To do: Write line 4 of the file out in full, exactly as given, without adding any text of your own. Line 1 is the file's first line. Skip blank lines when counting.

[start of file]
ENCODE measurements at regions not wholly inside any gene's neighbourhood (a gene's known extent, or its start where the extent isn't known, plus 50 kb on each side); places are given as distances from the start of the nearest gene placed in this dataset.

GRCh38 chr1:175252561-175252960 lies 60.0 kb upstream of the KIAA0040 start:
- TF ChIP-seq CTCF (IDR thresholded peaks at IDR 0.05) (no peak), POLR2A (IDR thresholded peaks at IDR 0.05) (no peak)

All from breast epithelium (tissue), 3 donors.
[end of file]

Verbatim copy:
All from breast epithelium (tissue), 3 donors.